Mark 4:29

but, as soon as the crop is ready, immediately he puts in the sickle because harvest has come.”

a farmer is slave to the crop
a slip in planning for planting
puts everything at risk
there is no just-in-time farming

the same dynamic is present
each step of the way
even harvest is not the end
for there is life after saving-up

health in body and mind
is critical to success
in a field filled with uncertainty
it is important to keep your edge

because timing is everything
we know farming is comedic
successful farmers love a good joke
for so many have been played on them

farmers turn out to be artists
an ounce of weather here
a cup of soil and an old head of grain
all mixed creatively ready for tomorrow

Hooray, Harvest!

Literally, harvest is “when the fruit allows”. Mystery moves to harvest without reference to a calendar. Harvesting is as artful as waiting through night and day.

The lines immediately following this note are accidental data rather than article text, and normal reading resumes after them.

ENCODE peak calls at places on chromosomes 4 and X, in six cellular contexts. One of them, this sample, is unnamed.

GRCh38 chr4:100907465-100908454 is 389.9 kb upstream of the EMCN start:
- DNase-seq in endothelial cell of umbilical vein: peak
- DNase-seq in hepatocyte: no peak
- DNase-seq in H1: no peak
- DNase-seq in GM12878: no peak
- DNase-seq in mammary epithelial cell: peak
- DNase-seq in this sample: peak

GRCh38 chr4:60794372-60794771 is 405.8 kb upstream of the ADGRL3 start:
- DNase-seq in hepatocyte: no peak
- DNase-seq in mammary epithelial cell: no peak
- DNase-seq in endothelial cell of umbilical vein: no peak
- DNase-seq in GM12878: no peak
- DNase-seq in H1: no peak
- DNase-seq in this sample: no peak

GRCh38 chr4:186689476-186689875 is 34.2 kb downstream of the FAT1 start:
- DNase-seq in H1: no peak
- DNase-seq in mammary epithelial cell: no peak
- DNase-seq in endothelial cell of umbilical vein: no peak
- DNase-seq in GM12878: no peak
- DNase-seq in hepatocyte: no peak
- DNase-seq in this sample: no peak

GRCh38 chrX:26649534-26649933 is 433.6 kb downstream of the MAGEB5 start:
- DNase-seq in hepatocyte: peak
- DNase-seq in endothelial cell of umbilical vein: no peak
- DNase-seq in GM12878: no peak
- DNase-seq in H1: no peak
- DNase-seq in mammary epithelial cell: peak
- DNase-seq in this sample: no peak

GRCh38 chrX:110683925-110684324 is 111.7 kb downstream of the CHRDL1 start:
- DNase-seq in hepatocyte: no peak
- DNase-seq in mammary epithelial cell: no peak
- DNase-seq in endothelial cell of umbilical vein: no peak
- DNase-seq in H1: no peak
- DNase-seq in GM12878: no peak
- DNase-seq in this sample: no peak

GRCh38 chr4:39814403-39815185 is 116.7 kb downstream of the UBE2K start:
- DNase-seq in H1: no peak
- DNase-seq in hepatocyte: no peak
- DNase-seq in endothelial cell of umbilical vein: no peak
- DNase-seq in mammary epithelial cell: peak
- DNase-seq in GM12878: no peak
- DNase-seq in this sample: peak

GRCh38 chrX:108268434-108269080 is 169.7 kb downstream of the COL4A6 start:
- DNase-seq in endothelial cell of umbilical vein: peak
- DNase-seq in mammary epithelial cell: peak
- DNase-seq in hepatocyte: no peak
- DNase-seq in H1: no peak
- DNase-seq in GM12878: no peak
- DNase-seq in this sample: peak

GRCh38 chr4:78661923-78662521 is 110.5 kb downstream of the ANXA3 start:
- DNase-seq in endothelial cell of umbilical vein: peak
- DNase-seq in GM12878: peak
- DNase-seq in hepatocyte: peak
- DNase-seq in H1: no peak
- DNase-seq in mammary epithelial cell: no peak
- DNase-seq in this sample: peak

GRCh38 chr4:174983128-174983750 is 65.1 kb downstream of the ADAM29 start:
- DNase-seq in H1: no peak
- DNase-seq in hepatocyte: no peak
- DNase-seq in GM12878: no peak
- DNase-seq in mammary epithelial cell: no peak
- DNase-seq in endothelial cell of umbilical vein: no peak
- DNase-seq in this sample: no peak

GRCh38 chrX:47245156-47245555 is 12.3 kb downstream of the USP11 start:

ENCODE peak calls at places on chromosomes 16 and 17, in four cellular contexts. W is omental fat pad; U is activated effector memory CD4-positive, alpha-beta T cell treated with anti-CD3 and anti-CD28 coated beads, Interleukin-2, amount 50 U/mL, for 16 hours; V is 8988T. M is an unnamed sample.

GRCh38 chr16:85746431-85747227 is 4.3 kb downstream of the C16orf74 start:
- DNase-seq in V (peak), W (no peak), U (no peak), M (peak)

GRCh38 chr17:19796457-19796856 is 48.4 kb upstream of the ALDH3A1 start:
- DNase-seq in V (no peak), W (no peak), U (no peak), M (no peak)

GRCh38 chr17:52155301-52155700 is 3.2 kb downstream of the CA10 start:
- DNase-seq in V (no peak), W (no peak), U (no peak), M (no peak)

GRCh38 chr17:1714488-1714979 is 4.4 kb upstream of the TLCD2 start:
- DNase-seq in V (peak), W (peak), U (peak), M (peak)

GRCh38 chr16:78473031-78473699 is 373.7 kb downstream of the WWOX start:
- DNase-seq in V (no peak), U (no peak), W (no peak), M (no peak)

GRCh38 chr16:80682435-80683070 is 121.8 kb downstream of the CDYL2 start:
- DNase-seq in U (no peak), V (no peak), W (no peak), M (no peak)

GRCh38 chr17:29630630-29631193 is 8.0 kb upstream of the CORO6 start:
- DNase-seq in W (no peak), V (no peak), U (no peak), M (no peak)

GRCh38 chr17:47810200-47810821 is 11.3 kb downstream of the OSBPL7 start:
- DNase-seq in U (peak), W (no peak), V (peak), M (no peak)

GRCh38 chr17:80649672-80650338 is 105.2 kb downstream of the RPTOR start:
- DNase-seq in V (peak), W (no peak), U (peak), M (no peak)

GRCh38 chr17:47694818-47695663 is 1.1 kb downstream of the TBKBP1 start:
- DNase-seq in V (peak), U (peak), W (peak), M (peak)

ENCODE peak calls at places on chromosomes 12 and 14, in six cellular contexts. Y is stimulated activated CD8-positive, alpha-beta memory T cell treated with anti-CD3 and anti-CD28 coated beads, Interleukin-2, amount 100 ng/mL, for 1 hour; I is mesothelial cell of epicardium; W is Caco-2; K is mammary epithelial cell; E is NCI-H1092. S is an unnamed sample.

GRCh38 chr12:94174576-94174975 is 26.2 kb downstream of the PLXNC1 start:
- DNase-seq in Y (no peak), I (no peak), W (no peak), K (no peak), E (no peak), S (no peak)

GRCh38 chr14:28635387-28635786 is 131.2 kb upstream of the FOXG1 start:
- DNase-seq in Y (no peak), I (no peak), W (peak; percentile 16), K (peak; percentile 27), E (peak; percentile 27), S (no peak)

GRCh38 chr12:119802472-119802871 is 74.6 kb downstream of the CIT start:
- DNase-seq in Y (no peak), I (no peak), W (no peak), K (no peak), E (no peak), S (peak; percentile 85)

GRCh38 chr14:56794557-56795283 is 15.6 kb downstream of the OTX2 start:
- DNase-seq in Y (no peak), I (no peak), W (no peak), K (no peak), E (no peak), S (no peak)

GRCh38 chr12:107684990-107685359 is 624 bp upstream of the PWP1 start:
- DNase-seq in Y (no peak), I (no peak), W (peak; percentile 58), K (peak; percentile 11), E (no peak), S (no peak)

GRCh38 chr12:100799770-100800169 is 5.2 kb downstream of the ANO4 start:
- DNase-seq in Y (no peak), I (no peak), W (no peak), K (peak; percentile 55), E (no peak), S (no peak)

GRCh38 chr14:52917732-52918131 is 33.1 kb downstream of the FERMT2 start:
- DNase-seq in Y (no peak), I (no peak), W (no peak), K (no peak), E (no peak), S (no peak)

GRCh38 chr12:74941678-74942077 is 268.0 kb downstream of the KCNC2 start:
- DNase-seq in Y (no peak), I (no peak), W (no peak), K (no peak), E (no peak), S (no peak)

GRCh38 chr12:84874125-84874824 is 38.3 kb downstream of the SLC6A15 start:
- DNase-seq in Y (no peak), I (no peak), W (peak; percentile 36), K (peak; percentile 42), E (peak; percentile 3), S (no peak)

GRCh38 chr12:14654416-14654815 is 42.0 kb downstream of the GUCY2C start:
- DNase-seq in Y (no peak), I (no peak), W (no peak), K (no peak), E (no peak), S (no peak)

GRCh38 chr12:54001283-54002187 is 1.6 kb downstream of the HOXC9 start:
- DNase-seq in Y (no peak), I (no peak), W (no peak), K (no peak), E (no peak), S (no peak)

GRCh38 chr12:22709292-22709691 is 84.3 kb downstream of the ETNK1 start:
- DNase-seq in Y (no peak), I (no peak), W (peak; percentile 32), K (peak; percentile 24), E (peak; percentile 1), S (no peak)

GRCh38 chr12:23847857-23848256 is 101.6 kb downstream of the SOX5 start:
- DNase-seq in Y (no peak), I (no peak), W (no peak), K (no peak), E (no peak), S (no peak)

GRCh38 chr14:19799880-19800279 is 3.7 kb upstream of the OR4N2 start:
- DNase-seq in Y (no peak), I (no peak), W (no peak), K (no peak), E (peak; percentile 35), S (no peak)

There have been hints in Mark, all along, that move toward a resurrection moment. This major Christian motif too often dismisses very real losses along the way and loses contact with other traditions that are reincarnational or agnostic toward anything after death.

In the 1st century St. Clement wrote To the Corinthians and used this parable to illustrate a doctrine of Resurrection “which is always taking place”:

The sower went forth to sow, and cast upon the earth each of the seeds, which fell into the earth dry and naked and are dissolved; then out of their dissolution the majesty of the Lord’s providence raises them up, and from the one many more grow up and bear fruit. ~ 1 Clement 24

It is Clement’s line about “always taking place” that is most helpful. To be “dissolved” before being “raised” points toward living in wilderness where a false sense of control cannot sustain. This is similar to Buddhist training in “don’t know mind”. This practice brings a realization that a happy/blessed and effective life is enhanced when recognition dawns that every moment is unknowable and thus full of possibility. This is an urgent and unhurried fruitfulness.

Leave a Reply

Your email address will not be published.

This site uses Akismet to reduce spam. Learn how your comment data is processed.